Tag Archives: money

Budgeting Tahiti

Be prepared: paradise costs a small fortune. Luckily, I was somewhat prepared for the pain. Over ten years ago some friends of mine were on a round the world ticket when they flew into Tahiti to surf, realised the cost of accommodation and living, and nearly hotfooted it straight out of the place. Beach sleeps led to police warnings but kind local bailouts meant that they ended up staying a while: surfing, fishing, catching wild pigs; all the idylls of island life.

But for most of us, accessing this reality of island life is a little more tough, and a more modern climate means accepting that everything here is a little on the pricy side.

Frustratingly, many of the trails and activities around the island have also been made into paid experiences that require a guide or a group excursion, and even a couple of the free ones require permits (see the tourist information centre for lots of information on island hikes and other activities).

In short, people have moved into Tahiti and the surrounding Society Islands and atolls and have commercialised the experience of paradise (in some places to a point that it pretty much stops being paradise, to me in any case). You can’t blame them for capitalising in on an exotic experience; it is after all, what our current world tells us to do.

Walk down the main streets of Papeete and you’ll pass by many designer shops and jewellers. Who comes here to go shopping? All the people moored up in fancy yachts, maybe, or the people who’ve jetted in on business class, or honeymooners on a romantic escape. Or regular, middle class folk who have scrimped and saved for a once in a lifetime taste of paradise. (Whether it’s actually paradise or not is a different matter). Or me and my crew. Hmmm… less likely.

I was lucky to be able to stay on board the boat for a few days because when I checked with the tourism agency about budget accommodation options, they came back to me with a guest house costing 7,200 CFP. That’s £49.07, or US$78.87. Not really budget, in my opinion, but maybe budget for the people who are more likely to frequent the Society Islands. I did some online searches, having paid a minimum of 3euros per hour for internet (no free WiFi available at all, and charged in Euros because of links with France), and I did eventually find a few backpacker friendly paces.

One little food fact that helped to keep costs down (alongside The Trucks experience) was the discovery that there is a policy on keeping the price of baguettes below 85 CFP (£0.58 / US$0.93)  so that every member of the society there has the opportunity to buy bread. Stock up on the carbs, then, and free, fallen coconuts. Maybe not the healthiest, but it’s a diet that will keep you alive. For a little while, in any case. Or go catch a fish (just be careful with those coral fish).

Here’s an idea of some costs:

Cour   de Franc Pacifique British Pound US Dollar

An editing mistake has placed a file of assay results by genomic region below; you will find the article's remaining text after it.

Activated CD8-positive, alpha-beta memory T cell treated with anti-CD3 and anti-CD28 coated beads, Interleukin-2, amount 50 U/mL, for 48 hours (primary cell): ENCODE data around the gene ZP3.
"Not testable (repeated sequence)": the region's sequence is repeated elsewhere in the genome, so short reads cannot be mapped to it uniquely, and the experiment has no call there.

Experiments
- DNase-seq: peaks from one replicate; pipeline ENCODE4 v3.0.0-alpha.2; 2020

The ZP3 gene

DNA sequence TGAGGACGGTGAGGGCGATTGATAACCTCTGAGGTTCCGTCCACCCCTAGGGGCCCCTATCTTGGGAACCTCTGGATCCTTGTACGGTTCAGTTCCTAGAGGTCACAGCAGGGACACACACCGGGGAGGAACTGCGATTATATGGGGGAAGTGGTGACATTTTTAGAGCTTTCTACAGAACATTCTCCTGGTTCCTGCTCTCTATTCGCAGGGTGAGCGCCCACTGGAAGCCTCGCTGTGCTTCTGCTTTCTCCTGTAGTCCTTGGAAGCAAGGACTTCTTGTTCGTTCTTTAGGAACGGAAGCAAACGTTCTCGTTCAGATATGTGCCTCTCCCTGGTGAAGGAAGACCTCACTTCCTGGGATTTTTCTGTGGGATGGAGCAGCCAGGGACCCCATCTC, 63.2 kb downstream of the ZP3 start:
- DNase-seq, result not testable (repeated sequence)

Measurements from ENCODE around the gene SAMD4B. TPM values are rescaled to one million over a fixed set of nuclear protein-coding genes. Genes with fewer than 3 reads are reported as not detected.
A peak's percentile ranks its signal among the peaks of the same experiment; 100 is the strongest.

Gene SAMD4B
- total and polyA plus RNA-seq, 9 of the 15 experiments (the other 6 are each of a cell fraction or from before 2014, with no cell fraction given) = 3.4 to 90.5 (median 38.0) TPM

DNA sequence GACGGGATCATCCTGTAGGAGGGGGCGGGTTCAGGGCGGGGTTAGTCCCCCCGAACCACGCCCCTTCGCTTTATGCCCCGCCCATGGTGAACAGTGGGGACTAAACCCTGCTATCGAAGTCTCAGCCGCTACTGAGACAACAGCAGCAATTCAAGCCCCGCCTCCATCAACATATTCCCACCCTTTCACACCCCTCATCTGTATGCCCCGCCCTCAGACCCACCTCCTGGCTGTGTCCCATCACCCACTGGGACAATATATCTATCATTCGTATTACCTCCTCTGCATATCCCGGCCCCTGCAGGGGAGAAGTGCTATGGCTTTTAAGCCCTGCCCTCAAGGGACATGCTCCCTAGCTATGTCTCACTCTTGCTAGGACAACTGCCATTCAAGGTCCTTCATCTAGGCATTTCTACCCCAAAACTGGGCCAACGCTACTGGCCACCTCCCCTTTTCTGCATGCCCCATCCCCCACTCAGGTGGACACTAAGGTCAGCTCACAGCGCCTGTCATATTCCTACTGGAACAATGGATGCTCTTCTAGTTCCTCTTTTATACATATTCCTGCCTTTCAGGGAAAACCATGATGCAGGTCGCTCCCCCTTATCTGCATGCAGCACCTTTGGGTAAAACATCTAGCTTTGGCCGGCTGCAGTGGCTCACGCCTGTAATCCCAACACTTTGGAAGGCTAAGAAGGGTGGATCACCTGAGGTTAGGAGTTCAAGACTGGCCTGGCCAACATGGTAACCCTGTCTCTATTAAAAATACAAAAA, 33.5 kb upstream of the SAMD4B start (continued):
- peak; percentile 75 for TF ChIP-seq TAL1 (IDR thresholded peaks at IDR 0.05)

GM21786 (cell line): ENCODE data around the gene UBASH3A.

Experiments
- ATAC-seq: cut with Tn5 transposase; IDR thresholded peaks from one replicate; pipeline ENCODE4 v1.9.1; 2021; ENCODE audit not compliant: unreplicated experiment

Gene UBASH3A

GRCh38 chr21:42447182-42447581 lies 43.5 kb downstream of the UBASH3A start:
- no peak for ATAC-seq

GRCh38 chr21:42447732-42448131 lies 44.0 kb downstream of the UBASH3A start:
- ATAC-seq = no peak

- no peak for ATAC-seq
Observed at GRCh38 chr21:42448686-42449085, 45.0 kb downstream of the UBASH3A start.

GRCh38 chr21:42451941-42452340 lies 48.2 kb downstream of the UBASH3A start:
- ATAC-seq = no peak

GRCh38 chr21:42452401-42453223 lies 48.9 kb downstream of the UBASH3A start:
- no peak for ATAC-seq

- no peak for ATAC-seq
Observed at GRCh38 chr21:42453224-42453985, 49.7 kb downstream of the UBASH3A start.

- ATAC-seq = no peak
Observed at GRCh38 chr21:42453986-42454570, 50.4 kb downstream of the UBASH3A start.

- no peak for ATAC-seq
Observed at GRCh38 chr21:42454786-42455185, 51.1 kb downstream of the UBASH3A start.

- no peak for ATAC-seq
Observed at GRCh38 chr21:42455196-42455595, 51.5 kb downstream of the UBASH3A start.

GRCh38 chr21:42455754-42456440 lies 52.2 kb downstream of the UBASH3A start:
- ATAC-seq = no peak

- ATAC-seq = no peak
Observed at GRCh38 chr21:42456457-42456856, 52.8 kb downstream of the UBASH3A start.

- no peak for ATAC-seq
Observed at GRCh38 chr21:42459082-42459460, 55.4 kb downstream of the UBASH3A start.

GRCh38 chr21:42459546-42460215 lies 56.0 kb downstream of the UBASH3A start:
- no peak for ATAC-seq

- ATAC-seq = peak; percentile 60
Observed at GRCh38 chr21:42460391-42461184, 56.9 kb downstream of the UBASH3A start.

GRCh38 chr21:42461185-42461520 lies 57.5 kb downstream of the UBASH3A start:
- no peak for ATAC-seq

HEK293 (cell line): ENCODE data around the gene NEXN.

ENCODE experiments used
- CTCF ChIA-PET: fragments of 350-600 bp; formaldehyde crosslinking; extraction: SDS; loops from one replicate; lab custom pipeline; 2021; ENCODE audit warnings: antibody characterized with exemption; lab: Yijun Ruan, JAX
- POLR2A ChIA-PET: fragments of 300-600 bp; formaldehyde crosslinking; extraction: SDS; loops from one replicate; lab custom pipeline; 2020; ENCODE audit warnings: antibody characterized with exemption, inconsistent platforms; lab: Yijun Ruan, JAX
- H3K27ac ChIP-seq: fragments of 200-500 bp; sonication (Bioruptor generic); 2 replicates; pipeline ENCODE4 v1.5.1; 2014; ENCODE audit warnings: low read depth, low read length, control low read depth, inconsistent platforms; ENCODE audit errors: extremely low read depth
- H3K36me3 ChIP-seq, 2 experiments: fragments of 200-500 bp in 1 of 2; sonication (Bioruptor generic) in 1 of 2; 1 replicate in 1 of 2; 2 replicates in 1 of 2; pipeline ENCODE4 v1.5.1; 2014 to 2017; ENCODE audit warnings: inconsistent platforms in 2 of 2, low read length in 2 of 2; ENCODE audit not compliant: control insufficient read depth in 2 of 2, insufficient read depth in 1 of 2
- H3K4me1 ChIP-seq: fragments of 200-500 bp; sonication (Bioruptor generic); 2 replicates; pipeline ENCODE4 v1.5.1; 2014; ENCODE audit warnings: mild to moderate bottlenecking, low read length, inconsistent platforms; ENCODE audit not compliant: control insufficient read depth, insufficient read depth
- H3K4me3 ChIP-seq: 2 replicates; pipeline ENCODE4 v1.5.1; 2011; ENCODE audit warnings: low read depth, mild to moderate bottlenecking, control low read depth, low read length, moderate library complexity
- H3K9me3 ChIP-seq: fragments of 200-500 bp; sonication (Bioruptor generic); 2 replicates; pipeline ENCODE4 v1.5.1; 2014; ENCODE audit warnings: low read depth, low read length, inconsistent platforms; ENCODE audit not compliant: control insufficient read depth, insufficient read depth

Cheapest hostel bed 2,000 CFP pppn £13.63 $21.90
Budget hotel bed 8,000p CFP ppn £54.52 $87.62
Taxi 1,000 CFP per km £6.82 $10.95
Sandwich 450 CFP £3.07 $4.93
Cheap roadside meal 1,200 CFP £8.18 $13.14
Water (1.5 litres) 104 CFP £0.71 $1.14
Coca-cola can 200 CFP £1.36 $2.19
Beer (50Cl) from supermarket 300 CFP £2.04 $3.29
Icecream in a cone 300 CFP £2.04 $3.29
Loaf of bread 450 CFP £3.07 $4.93
Chocolate bar 350 CFP £2.39 $3.83

Realistically, though, Tahiti and the surrounding French Polynesian islands are not the smartest place to visit if you’re travelling tight, and budget backpackers may well want to avoid the place.

Money matters momentarily put aside, solo travellers – and especially single travellers – may also want to avoid this honeymoon area. Even if you can afford it, having constant reminders of stereotyped romance mixed in with pitying looks will ultimately grate on even the most established solo adventurer and happy singleton.

Or you can just enjoy it for what it is, accept that everything is expensive and that you’ll blow your budget, and indulge in being surrounded by snippets of paradise and luxury and love.

It’s really pretty damn special.

But it’s time for me to leave. I’m all spent.

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Filed under activity & sport, beaches, costs/money, food & drink, hikes, moorea, pacific, places to stay, solo travel, tahiti

Why didn’t I think this through? Reality kicks in

www.travelola.org

Something to get excited about, or at least be grateful for

What would you do if you rocked up to this tropical slice of Galapagos paradise with enough cash for a hotel room, a drink and absolutely nothing else? Panic? Or trust life?

I bought my ticket for the boat that would ferry me from Puerto Ayora, Santa Cruz to Isla Isabela at 13:55PM, ran to the marina and made it with a minute to spare. We should have left at 14:00PM, but time ticked by and my breathing returned to normal as we sat bobbing around watching boats load up for inter-island trips.

At this point I should have gone to the cashpoint. I didn’t. But not to worry. There was an ATM on the island of Isabela, supposedly. All good. I could get some out when I got there.